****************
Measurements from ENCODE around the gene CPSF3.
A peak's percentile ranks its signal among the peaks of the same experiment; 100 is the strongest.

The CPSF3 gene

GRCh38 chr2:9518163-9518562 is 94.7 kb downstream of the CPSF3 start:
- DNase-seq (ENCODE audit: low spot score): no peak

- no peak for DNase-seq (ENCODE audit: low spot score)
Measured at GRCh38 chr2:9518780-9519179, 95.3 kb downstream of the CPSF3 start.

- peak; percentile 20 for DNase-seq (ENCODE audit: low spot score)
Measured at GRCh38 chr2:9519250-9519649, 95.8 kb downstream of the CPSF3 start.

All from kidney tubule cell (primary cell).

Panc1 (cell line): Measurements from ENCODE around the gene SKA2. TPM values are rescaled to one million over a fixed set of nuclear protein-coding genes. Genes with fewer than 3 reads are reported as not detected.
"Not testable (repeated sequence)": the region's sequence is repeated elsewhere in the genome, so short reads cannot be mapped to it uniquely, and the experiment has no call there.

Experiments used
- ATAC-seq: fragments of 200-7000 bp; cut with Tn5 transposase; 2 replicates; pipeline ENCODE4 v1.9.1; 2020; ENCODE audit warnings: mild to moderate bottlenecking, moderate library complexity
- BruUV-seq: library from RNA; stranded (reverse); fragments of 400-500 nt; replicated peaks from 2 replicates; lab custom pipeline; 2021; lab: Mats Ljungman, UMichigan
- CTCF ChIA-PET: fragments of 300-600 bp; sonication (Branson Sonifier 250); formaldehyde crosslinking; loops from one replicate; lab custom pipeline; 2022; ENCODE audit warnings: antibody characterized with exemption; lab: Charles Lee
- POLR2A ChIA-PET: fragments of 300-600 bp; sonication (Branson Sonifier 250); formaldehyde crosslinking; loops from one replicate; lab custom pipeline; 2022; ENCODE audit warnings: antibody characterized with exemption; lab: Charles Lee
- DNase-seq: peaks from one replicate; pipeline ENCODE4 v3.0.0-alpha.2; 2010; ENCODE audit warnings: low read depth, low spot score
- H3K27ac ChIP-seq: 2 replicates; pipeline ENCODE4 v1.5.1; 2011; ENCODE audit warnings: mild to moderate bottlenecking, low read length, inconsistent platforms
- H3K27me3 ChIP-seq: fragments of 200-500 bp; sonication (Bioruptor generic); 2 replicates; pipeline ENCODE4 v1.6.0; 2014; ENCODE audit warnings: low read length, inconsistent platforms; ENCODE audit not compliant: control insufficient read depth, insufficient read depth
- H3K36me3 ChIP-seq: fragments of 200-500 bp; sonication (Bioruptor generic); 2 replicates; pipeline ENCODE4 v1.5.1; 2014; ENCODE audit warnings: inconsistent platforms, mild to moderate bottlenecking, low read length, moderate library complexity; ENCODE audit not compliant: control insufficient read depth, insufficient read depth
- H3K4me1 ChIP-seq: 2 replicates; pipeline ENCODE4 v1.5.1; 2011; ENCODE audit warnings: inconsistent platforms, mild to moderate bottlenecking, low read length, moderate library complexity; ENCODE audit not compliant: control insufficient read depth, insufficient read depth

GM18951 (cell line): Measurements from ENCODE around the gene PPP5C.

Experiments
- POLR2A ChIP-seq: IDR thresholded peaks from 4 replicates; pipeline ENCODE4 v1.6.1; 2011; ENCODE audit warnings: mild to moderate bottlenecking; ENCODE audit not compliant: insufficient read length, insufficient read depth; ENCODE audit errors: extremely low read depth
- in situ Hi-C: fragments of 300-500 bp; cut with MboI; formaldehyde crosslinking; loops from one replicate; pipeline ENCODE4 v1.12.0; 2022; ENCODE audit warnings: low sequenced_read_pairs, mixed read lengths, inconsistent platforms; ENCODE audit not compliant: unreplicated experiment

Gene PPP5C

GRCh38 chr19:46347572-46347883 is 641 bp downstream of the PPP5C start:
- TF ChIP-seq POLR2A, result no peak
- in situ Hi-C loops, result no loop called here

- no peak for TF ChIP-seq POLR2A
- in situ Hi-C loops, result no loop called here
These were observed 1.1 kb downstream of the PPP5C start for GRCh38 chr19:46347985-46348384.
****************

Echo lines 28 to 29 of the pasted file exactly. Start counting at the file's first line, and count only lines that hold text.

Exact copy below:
GRCh38 chr19:46347572-46347883 is 641 bp downstream of the PPP5C start:
- TF ChIP-seq POLR2A, result no peak